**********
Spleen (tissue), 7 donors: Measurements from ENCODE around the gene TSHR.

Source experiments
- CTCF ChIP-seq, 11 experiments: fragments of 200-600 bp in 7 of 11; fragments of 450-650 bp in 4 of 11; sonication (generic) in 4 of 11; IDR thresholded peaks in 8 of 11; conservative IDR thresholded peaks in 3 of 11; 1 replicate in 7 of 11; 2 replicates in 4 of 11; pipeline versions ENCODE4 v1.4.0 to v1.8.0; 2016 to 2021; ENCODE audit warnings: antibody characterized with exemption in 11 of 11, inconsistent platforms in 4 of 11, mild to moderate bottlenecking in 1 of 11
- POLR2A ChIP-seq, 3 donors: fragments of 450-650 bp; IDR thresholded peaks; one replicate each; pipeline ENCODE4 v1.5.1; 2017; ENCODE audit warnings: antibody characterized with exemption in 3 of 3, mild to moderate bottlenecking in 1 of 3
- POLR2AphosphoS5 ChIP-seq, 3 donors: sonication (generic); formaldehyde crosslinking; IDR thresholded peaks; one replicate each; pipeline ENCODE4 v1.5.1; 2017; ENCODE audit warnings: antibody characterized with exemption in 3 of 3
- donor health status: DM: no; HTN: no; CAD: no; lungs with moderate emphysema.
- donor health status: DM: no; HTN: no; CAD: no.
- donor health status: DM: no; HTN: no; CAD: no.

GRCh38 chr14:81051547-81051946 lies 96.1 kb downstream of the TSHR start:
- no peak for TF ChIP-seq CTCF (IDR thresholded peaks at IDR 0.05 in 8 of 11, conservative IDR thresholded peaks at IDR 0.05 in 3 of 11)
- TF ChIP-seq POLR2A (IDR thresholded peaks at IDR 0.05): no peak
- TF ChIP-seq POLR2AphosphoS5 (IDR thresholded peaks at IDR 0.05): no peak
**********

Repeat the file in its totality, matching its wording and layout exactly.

Spleen (tissue), 7 donors: Measurements from ENCODE around the gene TSHR.

Source experiments
- CTCF ChIP-seq, 11 experiments: fragments of 200-600 bp in 7 of 11; fragments of 450-650 bp in 4 of 11; sonication (generic) in 4 of 11; IDR thresholded peaks in 8 of 11; conservative IDR thresholded peaks in 3 of 11; 1 replicate in 7 of 11; 2 replicates in 4 of 11; pipeline versions ENCODE4 v1.4.0 to v1.8.0; 2016 to 2021; ENCODE audit warnings: antibody characterized with exemption in 11 of 11, inconsistent platforms in 4 of 11, mild to moderate bottlenecking in 1 of 11
- POLR2A ChIP-seq, 3 donors: fragments of 450-650 bp; IDR thresholded peaks; one replicate each; pipeline ENCODE4 v1.5.1; 2017; ENCODE audit warnings: antibody characterized with exemption in 3 of 3, mild to moderate bottlenecking in 1 of 3
- POLR2AphosphoS5 ChIP-seq, 3 donors: sonication (generic); formaldehyde crosslinking; IDR thresholded peaks; one replicate each; pipeline ENCODE4 v1.5.1; 2017; ENCODE audit warnings: antibody characterized with exemption in 3 of 3
- donor health status: DM: no; HTN: no; CAD: no; lungs with moderate emphysema.
- donor health status: DM: no; HTN: no; CAD: no.
- donor health status: DM: no; HTN: no; CAD: no.

GRCh38 chr14:81051547-81051946 lies 96.1 kb downstream of the TSHR start:
- no peak for TF ChIP-seq CTCF (IDR thresholded peaks at IDR 0.05 in 8 of 11, conservative IDR thresholded peaks at IDR 0.05 in 3 of 11)
- TF ChIP-seq POLR2A (IDR thresholded peaks at IDR 0.05): no peak
- TF ChIP-seq POLR2AphosphoS5 (IDR thresholded peaks at IDR 0.05): no peak